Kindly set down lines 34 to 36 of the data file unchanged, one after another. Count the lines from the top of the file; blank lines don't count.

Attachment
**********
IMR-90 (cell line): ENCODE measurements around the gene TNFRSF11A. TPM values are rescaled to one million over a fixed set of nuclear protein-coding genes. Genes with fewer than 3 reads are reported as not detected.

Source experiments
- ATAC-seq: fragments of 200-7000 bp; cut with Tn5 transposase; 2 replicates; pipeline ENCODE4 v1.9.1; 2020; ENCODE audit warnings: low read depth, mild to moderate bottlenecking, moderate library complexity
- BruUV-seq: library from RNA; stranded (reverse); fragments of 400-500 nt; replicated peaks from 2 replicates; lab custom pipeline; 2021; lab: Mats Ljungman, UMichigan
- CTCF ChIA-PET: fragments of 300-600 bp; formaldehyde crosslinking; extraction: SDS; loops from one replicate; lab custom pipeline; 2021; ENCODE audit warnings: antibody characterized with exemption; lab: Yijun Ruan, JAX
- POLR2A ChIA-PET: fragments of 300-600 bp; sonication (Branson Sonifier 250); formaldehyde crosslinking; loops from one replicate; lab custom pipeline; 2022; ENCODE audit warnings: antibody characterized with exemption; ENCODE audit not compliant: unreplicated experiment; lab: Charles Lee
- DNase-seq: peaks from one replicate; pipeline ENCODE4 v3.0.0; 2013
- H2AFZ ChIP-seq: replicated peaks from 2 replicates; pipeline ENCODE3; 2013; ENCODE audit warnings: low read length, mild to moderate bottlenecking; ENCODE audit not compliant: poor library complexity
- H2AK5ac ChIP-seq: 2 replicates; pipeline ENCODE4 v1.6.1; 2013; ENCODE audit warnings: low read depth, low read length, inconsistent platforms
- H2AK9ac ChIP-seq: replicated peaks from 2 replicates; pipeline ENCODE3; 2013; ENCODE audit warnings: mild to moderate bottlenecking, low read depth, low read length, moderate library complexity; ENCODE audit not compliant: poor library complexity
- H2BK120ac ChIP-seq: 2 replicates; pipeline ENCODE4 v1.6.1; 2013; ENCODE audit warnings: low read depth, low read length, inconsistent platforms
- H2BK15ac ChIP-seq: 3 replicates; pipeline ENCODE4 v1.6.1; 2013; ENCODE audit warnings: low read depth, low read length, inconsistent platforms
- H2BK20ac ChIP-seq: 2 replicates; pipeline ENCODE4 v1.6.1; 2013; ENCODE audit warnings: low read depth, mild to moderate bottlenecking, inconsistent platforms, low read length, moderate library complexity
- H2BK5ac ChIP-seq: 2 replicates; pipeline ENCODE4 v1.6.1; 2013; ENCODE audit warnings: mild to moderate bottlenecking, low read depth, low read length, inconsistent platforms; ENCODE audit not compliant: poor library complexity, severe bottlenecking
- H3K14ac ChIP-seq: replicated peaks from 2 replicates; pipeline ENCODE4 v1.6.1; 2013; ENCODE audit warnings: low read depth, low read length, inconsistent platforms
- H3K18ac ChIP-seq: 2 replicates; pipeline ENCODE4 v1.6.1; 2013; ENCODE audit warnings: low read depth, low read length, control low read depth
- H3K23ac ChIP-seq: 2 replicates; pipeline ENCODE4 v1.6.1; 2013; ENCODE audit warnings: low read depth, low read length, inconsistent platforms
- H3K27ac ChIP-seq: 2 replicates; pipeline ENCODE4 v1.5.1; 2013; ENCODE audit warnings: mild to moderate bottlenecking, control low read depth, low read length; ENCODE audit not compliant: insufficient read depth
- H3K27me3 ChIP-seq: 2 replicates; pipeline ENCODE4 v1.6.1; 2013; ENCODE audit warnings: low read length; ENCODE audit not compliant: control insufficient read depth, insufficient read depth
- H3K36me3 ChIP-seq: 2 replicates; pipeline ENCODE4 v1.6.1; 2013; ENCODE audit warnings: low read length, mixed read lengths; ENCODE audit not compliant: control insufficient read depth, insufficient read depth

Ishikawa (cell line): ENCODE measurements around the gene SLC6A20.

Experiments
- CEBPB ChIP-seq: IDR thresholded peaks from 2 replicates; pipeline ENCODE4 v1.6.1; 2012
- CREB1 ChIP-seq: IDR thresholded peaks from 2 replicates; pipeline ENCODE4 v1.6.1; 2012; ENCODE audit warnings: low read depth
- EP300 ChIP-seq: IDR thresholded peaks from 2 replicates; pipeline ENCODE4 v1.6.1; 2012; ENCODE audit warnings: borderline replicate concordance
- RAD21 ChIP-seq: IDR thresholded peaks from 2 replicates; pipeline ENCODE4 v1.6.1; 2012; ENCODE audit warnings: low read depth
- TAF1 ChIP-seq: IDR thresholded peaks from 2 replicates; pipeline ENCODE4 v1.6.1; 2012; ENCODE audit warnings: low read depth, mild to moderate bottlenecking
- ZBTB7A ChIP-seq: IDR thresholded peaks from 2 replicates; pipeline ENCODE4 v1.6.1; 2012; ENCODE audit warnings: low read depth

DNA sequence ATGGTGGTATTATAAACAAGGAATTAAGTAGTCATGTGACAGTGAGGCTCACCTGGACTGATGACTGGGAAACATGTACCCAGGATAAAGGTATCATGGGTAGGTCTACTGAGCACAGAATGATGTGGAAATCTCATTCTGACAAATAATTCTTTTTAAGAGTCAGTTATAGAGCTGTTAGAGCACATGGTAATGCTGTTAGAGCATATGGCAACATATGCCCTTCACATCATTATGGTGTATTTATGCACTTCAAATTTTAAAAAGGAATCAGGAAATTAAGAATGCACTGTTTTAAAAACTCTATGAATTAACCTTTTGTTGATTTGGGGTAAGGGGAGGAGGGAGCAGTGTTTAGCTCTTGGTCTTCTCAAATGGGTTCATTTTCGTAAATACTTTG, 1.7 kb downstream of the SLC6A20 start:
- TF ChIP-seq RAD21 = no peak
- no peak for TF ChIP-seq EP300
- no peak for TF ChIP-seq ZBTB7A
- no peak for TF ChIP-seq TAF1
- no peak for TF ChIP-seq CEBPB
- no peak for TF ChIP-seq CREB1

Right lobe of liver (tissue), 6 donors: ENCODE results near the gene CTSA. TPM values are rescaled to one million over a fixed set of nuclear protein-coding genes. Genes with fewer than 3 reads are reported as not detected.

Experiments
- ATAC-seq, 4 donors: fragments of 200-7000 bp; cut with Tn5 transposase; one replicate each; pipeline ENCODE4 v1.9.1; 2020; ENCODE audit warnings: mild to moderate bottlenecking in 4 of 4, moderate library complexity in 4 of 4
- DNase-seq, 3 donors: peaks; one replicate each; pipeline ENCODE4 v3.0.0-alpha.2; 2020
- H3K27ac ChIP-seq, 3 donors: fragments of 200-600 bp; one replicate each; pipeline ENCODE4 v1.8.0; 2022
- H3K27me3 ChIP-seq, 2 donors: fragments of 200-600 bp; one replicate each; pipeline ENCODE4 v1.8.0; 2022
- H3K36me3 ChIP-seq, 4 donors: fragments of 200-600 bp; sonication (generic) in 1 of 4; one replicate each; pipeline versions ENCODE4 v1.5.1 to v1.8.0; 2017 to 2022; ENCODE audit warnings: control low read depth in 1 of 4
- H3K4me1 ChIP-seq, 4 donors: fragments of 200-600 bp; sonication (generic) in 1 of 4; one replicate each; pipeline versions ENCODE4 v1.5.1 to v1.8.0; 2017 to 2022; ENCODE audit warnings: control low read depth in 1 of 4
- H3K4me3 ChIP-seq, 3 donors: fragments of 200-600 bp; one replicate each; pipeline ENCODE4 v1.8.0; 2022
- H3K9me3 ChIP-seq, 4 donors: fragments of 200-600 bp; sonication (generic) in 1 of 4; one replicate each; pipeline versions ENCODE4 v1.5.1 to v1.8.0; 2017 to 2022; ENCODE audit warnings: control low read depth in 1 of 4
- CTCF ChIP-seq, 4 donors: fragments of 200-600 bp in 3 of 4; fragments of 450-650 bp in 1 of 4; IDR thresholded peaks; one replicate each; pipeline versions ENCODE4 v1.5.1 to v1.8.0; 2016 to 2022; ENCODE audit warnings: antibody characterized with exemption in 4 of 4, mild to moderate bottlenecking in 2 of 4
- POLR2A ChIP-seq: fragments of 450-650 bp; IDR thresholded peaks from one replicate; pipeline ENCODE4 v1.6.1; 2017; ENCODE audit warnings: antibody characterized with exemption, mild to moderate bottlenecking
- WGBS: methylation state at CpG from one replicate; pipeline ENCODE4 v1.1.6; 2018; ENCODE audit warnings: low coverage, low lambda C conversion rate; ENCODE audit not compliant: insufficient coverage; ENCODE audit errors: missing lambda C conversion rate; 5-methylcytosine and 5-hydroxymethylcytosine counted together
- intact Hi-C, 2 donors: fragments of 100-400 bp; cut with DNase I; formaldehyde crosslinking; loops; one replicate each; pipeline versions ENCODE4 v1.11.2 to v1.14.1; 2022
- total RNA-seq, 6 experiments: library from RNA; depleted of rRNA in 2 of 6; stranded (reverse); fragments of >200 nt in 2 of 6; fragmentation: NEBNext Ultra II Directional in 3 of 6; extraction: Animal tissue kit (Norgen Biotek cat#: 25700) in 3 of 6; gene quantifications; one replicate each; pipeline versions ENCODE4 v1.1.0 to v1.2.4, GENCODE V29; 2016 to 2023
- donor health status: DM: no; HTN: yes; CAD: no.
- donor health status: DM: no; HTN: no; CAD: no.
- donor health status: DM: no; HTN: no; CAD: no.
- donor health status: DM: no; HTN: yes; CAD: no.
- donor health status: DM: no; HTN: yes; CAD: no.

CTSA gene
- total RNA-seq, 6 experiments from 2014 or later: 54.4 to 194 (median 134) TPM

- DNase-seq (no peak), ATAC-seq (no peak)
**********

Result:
- no peak for TF ChIP-seq CEBPB
- no peak for TF ChIP-seq CREB1

Right lobe of liver (tissue), 6 donors: ENCODE results near the gene CTSA. TPM values are rescaled to one million over a fixed set of nuclear protein-coding genes. Genes with fewer than 3 reads are reported as not detected.